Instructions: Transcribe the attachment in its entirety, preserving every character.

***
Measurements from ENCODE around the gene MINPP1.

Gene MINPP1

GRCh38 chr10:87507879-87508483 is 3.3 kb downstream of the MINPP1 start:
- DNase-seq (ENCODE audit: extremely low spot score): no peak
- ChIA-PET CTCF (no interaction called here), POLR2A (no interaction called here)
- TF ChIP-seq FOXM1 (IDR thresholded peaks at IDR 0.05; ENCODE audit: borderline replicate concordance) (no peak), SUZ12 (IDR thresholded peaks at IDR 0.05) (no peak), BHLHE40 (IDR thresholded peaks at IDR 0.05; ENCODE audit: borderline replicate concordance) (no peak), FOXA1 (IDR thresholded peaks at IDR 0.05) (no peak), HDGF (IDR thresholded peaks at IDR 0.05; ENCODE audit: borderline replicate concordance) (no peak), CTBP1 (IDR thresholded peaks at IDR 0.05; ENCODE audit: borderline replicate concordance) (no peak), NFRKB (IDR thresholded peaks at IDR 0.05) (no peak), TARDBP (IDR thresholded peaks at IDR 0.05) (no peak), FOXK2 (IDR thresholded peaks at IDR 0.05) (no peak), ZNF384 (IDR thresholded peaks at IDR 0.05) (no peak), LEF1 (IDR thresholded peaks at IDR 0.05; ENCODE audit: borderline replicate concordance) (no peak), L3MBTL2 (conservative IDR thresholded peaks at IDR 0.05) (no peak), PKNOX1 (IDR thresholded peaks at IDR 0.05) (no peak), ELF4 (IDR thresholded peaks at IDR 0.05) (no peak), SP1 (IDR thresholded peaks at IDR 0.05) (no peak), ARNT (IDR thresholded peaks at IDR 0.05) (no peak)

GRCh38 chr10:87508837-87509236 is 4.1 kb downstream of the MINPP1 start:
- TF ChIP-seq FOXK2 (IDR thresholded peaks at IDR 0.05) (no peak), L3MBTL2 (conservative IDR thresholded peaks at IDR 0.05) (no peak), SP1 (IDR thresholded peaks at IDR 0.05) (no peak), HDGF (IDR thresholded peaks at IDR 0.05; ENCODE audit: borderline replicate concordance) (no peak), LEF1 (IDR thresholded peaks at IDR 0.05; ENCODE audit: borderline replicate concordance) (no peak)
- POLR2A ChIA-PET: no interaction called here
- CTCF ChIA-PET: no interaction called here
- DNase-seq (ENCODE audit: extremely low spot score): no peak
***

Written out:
Measurements from ENCODE around the gene MINPP1.

Gene MINPP1

GRCh38 chr10:87507879-87508483 is 3.3 kb downstream of the MINPP1 start:
- DNase-seq (ENCODE audit: extremely low spot score): no peak
- ChIA-PET CTCF (no interaction called here), POLR2A (no interaction called here)
- TF ChIP-seq FOXM1 (IDR thresholded peaks at IDR 0.05; ENCODE audit: borderline replicate concordance) (no peak), SUZ12 (IDR thresholded peaks at IDR 0.05) (no peak), BHLHE40 (IDR thresholded peaks at IDR 0.05; ENCODE audit: borderline replicate concordance) (no peak), FOXA1 (IDR thresholded peaks at IDR 0.05) (no peak), HDGF (IDR thresholded peaks at IDR 0.05; ENCODE audit: borderline replicate concordance) (no peak), CTBP1 (IDR thresholded peaks at IDR 0.05; ENCODE audit: borderline replicate concordance) (no peak), NFRKB (IDR thresholded peaks at IDR 0.05) (no peak), TARDBP (IDR thresholded peaks at IDR 0.05) (no peak), FOXK2 (IDR thresholded peaks at IDR 0.05) (no peak), ZNF384 (IDR thresholded peaks at IDR 0.05) (no peak), LEF1 (IDR thresholded peaks at IDR 0.05; ENCODE audit: borderline replicate concordance) (no peak), L3MBTL2 (conservative IDR thresholded peaks at IDR 0.05) (no peak), PKNOX1 (IDR thresholded peaks at IDR 0.05) (no peak), ELF4 (IDR thresholded peaks at IDR 0.05) (no peak), SP1 (IDR thresholded peaks at IDR 0.05) (no peak), ARNT (IDR thresholded peaks at IDR 0.05) (no peak)

GRCh38 chr10:87508837-87509236 is 4.1 kb downstream of the MINPP1 start:
- TF ChIP-seq FOXK2 (IDR thresholded peaks at IDR 0.05) (no peak), L3MBTL2 (conservative IDR thresholded peaks at IDR 0.05) (no peak), SP1 (IDR thresholded peaks at IDR 0.05) (no peak), HDGF (IDR thresholded peaks at IDR 0.05; ENCODE audit: borderline replicate concordance) (no peak), LEF1 (IDR thresholded peaks at IDR 0.05; ENCODE audit: borderline replicate concordance) (no peak)
- POLR2A ChIA-PET: no interaction called here
- CTCF ChIA-PET: no interaction called here
- DNase-seq (ENCODE audit: extremely low spot score): no peak